New Jersey COVID-19 municipal dataset

Yuqi Wang, Sarah R. Allred, Emily A. Greenfield, Aayush Yadav, Ryan Pletcher, George Arthur, Sachin Saxena, Trista Harig, Emily Rankin, Benjamin Rudolph, Ummulkhayer Sameha, Shwetal Sharma, Shibin Yan

Research output: Contribution to journalArticlepeer-review

1 Scopus citations


Although data about COVID-19 cases and deaths in the United States are readily available at the county-level, datasets on smaller geographic areas are limited. County-level data have been used to identify geospatial patterns of COVID-19 spread and, in conjunction with sociodemographic variables, have helped identify population health disparities concerning COVID-19 in the US. Municipality-level data are essential for advancing more targeted and nuanced understanding of geographic-based risk and resilience associated with COVID-19. We created a dataset that tracks COVID-19 cases and deaths by municipalities in the state of New Jersey (NJ), US, from April 22, 2020 to December 31, 2020. Data were drawn primarily from official county and municipality websites. The dataset is a spreadsheet containing cumulative case counts and case rates in each municipaly on three target dates, representing the peak of the first wave, the summer trough after the first wave, and the outbreak of the second wave in NJ. This dataset is valuable for four main reasons. First, the dataset is unique, because New Jersey's Health Department does not release COVID-19 data for the 77% (433/565) of municipalities with populations smaller than 20,000 individuals. Second, especially when combined with other data sources, such as publicly available sociodemographic data, this dataset can be used to advance epidemiological research on geographic differences in COVID-19, as well as to inform decision-making concerning the allocation of resources in response to the pandemic (e.g., strategies for targeted vaccine outreach campaigns). Third, county-level data mask important variations across municipalities, so municipality-level data permit a more nuanced exploration of health disparities related to local demographics, socioeconomic conditions, and access to resources and services. New Jersey is a good state to explore these patterns, because it is the most densely-populated and racially/ethnically diverse state in the US. Fourth, New Jersey was one of the few locations in the US with a high prevalence of COVID-19 during the first wave of the pandemic in the US. Thus, this dataset permits exploration of whether sociodemographic variables predicted COVID-19 differently as time progressed. To summarize, this unique municipality-level dataset in a diverse state with high COVID-19 cases is valuable for scholars and policy analysts to explore social and environmental factors related to the prevalence and transmission of COVID-19 in the US.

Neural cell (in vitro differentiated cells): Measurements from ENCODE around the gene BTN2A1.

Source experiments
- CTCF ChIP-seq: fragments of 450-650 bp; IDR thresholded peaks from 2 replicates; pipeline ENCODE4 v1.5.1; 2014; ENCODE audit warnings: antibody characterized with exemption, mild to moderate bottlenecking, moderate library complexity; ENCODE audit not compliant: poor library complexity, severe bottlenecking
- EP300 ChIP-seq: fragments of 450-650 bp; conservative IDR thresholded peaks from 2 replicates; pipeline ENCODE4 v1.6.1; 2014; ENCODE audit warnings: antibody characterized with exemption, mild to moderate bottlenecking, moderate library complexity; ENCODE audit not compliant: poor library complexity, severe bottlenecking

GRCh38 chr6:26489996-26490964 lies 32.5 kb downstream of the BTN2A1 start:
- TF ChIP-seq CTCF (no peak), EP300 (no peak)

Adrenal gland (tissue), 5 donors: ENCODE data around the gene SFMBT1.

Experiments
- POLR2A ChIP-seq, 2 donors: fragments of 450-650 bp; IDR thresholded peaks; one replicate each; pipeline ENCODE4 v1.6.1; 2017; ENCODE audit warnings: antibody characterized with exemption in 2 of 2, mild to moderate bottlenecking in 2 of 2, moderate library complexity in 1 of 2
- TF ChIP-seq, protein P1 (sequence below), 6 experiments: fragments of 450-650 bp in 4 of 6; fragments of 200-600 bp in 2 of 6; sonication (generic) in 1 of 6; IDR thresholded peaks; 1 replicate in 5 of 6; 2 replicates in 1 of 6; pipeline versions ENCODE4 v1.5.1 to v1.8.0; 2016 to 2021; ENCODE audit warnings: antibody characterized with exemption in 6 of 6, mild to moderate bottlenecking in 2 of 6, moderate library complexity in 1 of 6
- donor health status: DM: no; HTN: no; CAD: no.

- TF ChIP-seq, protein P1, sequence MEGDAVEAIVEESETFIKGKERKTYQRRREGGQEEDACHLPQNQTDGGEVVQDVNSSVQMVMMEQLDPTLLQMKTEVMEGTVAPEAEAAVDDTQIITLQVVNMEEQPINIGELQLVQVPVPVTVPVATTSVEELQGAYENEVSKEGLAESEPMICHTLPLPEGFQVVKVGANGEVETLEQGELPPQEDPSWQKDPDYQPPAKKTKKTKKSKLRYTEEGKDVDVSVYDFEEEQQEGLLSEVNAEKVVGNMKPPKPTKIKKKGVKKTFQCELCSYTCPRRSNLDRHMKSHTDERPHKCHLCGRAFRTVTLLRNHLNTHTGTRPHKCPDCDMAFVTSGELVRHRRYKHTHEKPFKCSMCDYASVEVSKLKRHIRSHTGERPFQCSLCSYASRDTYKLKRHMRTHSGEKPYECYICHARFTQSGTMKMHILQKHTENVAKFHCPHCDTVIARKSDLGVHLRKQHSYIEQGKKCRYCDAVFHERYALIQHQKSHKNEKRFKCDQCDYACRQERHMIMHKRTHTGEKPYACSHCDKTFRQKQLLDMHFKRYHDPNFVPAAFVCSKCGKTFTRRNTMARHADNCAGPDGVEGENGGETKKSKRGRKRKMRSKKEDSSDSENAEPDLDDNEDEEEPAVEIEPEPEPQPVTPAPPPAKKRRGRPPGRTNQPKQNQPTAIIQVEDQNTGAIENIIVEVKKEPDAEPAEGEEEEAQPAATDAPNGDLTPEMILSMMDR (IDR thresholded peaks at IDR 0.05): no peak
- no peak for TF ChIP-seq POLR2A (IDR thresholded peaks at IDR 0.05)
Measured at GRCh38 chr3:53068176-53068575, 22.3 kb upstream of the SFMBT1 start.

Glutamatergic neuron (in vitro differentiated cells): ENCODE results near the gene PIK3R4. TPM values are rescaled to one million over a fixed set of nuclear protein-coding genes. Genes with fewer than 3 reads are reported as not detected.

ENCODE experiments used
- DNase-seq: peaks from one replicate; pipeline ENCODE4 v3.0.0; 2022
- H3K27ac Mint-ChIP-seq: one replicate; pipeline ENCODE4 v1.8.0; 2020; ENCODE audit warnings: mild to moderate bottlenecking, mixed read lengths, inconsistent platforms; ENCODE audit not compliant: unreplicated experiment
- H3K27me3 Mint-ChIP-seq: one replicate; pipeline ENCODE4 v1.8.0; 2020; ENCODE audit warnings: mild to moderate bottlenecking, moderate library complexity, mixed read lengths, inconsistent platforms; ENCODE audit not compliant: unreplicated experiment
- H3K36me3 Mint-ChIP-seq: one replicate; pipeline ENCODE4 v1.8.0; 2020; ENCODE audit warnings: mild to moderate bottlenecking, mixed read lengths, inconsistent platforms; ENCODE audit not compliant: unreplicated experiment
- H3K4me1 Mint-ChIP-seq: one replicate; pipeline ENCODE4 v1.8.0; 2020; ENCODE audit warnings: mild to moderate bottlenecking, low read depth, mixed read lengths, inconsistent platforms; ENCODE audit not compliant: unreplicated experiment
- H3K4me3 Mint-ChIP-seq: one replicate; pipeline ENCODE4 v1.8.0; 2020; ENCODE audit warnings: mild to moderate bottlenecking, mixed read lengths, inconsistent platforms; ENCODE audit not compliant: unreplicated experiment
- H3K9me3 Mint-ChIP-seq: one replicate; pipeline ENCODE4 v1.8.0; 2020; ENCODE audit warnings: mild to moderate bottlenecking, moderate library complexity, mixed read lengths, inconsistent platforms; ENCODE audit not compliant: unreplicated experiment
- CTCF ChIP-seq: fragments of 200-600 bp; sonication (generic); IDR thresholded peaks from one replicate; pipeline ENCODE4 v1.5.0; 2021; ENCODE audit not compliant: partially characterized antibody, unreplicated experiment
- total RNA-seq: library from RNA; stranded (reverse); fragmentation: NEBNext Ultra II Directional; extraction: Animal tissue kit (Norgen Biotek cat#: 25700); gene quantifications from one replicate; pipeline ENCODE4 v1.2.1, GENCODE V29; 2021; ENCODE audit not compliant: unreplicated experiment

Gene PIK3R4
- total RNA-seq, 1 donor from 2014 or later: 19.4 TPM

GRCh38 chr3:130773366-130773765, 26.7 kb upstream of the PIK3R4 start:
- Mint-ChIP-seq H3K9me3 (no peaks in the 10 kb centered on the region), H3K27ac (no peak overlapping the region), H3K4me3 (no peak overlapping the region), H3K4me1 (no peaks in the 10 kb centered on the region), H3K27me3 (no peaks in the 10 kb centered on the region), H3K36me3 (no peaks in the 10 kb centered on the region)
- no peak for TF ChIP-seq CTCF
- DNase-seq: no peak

Original languageEnglish (US)
Article number107426
JournalData in Brief
StatePublished - Oct 2021

All Science Journal Classification (ASJC) codes

  • General


  • Geospatial analysis
  • Pandemic
  • Public health
  • SARS-CoV-2, Case rate


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